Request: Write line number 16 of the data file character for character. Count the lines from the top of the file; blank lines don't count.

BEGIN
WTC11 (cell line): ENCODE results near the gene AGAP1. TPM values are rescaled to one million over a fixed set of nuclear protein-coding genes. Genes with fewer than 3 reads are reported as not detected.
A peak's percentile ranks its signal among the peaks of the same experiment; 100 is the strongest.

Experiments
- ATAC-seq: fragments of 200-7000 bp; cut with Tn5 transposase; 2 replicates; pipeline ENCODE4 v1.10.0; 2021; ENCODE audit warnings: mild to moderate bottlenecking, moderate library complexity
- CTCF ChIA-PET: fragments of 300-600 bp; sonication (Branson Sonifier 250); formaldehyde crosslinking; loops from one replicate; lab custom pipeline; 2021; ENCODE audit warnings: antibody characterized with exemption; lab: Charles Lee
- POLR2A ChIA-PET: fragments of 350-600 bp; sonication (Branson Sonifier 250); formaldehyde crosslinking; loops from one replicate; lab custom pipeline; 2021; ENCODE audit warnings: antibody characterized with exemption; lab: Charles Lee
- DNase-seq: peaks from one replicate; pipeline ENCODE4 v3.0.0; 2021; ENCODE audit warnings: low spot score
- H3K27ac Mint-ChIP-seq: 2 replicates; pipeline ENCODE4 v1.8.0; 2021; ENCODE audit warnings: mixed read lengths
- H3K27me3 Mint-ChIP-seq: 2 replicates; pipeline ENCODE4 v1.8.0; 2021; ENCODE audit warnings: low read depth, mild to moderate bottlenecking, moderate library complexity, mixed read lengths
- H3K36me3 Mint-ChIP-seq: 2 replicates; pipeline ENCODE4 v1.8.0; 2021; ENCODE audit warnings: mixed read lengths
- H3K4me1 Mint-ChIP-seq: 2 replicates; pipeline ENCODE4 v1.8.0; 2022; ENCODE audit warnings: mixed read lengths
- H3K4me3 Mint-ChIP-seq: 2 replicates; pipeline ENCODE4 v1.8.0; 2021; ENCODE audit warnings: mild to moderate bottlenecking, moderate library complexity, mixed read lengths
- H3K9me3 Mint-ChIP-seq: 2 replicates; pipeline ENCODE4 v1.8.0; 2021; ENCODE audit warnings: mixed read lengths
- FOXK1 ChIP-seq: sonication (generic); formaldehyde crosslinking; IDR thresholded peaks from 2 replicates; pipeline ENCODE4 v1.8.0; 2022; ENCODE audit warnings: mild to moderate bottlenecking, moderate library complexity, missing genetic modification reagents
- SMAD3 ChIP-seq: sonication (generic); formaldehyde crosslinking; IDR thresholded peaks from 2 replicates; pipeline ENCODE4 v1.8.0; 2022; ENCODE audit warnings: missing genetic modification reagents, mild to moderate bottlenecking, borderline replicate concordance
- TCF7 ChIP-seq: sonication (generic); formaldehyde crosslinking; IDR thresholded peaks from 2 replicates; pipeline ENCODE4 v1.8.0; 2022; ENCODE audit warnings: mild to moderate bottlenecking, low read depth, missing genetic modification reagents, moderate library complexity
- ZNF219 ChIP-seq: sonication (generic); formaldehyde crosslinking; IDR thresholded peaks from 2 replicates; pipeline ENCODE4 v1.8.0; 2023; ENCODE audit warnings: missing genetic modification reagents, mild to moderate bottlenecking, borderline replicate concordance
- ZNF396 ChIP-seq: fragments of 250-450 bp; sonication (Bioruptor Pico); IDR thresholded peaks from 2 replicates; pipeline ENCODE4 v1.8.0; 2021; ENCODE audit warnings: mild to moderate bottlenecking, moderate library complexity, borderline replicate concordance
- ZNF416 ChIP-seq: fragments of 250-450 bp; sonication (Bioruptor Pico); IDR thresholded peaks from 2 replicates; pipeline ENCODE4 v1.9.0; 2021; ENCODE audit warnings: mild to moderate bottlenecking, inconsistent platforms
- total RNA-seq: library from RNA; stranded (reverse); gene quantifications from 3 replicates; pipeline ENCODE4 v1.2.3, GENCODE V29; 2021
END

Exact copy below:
- TCF7 ChIP-seq: sonication (generic); formaldehyde crosslinking; IDR thresholded peaks from 2 replicates; pipeline ENCODE4 v1.8.0; 2022; ENCODE audit warnings: mild to moderate bottlenecking, low read depth, missing genetic modification reagents, moderate library complexity